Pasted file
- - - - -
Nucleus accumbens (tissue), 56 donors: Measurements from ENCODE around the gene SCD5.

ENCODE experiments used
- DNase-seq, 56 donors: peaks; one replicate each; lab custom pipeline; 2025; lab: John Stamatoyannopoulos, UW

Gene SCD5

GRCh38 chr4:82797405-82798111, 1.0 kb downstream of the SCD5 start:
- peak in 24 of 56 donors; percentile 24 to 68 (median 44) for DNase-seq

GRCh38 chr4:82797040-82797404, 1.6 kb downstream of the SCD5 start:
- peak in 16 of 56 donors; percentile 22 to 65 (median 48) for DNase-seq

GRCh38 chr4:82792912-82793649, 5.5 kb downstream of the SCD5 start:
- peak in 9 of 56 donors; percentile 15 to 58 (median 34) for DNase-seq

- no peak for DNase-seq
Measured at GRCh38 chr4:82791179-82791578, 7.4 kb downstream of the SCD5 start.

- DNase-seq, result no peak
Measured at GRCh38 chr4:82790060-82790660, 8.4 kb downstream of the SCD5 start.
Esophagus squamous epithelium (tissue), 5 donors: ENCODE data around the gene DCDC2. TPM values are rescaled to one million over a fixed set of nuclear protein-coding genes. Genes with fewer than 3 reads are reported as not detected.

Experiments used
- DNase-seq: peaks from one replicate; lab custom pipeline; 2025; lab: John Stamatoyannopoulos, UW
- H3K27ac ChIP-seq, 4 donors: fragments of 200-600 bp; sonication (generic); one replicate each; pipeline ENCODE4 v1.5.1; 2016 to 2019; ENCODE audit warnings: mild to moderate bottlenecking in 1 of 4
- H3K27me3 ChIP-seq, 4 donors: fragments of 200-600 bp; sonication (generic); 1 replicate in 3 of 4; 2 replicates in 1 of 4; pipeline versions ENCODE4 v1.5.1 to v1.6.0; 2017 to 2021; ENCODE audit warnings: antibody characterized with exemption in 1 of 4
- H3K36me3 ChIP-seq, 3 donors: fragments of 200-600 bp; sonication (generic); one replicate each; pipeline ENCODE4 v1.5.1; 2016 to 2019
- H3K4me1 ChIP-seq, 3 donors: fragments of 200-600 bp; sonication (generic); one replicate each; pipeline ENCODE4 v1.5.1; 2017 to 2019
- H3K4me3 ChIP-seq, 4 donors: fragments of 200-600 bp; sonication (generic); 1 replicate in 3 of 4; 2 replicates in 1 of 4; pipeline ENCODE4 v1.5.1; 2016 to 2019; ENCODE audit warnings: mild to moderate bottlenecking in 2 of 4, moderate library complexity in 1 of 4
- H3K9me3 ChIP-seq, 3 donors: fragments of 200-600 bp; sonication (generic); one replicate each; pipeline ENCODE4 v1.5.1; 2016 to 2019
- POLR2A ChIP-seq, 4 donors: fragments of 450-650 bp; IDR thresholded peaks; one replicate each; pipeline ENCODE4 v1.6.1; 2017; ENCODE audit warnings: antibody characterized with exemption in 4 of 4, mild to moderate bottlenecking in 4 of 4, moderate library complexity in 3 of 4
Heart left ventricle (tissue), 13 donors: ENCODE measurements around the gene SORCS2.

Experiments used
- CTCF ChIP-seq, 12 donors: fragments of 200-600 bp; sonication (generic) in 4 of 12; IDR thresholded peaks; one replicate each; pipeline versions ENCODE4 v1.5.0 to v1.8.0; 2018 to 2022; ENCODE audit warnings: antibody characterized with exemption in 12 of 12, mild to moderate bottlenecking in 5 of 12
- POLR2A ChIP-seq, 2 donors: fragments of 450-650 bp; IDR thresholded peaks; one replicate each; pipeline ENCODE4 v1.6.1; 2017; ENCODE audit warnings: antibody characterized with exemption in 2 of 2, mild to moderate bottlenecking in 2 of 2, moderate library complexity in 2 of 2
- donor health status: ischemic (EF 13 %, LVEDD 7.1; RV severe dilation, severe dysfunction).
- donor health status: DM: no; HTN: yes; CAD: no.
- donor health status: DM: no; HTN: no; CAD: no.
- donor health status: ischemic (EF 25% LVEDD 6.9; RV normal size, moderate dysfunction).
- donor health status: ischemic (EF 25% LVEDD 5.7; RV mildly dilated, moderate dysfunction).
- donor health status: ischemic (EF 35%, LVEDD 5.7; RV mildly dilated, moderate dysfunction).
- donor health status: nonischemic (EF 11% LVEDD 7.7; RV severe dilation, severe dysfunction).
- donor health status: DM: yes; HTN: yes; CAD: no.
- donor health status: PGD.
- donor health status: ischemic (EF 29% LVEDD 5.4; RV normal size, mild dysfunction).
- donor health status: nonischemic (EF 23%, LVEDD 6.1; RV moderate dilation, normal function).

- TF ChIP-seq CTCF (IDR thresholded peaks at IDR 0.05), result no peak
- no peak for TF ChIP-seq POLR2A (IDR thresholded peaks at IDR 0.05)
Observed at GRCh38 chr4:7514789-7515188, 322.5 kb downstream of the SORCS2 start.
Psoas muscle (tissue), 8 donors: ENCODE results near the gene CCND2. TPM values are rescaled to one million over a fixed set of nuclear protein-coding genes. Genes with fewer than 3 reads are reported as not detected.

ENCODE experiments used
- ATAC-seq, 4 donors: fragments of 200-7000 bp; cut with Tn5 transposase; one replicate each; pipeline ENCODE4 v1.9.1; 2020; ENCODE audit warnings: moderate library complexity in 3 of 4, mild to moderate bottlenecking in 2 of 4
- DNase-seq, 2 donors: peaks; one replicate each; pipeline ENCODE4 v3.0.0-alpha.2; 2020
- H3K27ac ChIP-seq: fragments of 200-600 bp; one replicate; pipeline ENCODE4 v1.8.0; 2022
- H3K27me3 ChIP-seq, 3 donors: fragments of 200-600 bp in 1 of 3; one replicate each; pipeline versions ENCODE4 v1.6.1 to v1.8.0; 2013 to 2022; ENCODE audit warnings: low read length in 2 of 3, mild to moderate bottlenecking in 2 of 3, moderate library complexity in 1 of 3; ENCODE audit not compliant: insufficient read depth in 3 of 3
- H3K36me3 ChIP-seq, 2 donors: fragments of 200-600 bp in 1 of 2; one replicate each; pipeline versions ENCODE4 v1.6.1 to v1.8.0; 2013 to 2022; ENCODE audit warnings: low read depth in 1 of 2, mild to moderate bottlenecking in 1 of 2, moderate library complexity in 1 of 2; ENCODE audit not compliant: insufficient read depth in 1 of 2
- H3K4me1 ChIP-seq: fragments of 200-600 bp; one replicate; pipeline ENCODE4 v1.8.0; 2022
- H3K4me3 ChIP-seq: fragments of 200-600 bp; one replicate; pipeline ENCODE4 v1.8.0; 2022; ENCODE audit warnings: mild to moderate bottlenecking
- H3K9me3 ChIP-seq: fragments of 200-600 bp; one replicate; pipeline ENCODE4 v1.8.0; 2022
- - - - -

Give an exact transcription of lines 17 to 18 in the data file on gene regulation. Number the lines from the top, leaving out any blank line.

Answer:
- DNase-seq: peaks from one replicate; lab custom pipeline; 2025; lab: John Stamatoyannopoulos, UW
- H3K27ac ChIP-seq, 4 donors: fragments of 200-600 bp; sonication (generic); one replicate each; pipeline ENCODE4 v1.5.1; 2016 to 2019; ENCODE audit warnings: mild to moderate bottlenecking in 1 of 4